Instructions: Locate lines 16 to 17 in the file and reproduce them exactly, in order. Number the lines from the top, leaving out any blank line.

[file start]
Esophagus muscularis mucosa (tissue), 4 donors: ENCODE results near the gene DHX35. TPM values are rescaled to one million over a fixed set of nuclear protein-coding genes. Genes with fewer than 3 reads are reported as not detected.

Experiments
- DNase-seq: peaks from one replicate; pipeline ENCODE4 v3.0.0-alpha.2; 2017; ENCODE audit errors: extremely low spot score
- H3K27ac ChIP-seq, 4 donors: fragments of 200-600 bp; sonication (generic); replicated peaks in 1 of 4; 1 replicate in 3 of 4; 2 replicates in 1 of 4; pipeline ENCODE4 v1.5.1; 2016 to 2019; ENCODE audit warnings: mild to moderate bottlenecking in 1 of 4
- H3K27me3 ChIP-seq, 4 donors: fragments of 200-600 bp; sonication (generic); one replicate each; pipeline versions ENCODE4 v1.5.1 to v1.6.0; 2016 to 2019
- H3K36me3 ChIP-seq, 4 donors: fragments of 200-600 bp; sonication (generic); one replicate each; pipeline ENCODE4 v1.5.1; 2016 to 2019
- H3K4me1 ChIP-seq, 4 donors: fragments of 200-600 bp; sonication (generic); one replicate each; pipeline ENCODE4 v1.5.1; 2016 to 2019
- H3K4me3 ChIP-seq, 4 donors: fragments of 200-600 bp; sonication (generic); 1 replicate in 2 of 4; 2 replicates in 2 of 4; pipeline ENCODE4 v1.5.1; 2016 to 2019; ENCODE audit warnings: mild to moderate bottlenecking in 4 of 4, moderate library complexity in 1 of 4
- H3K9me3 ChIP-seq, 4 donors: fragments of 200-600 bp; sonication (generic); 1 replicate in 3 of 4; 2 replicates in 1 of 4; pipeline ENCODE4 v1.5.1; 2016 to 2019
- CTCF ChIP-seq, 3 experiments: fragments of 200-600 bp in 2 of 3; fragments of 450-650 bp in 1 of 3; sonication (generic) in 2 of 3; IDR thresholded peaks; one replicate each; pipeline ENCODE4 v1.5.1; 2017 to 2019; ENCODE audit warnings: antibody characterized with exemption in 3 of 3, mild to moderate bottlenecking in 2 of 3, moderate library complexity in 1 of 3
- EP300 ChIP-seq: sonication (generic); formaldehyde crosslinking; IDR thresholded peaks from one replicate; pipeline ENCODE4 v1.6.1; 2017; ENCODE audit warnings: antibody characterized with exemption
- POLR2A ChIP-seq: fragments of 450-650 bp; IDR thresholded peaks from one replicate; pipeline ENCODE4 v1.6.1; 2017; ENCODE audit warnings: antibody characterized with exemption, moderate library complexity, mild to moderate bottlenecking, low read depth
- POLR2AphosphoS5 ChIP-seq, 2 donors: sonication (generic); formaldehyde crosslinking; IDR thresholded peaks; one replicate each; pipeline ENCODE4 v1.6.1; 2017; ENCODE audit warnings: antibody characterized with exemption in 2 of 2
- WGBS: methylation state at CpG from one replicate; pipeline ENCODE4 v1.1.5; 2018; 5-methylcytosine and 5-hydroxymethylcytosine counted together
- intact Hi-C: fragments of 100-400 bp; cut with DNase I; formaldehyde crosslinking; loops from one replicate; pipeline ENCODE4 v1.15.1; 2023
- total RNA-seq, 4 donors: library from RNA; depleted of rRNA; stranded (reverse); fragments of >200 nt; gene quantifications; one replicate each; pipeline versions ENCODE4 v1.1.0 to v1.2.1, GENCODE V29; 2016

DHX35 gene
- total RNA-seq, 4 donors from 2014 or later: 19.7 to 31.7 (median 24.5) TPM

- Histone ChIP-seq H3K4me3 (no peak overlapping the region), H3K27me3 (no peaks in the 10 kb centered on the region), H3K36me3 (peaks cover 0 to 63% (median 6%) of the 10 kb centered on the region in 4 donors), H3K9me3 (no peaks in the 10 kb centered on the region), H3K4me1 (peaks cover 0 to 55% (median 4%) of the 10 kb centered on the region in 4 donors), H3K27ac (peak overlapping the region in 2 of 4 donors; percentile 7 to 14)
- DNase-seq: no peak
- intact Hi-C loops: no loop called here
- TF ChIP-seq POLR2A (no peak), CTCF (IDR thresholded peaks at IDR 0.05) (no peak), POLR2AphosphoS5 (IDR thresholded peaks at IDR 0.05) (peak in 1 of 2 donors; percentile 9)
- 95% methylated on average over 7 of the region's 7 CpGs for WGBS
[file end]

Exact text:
- total RNA-seq, 4 donors: library from RNA; depleted of rRNA; stranded (reverse); fragments of >200 nt; gene quantifications; one replicate each; pipeline versions ENCODE4 v1.1.0 to v1.2.1, GENCODE V29; 2016

DHX35 gene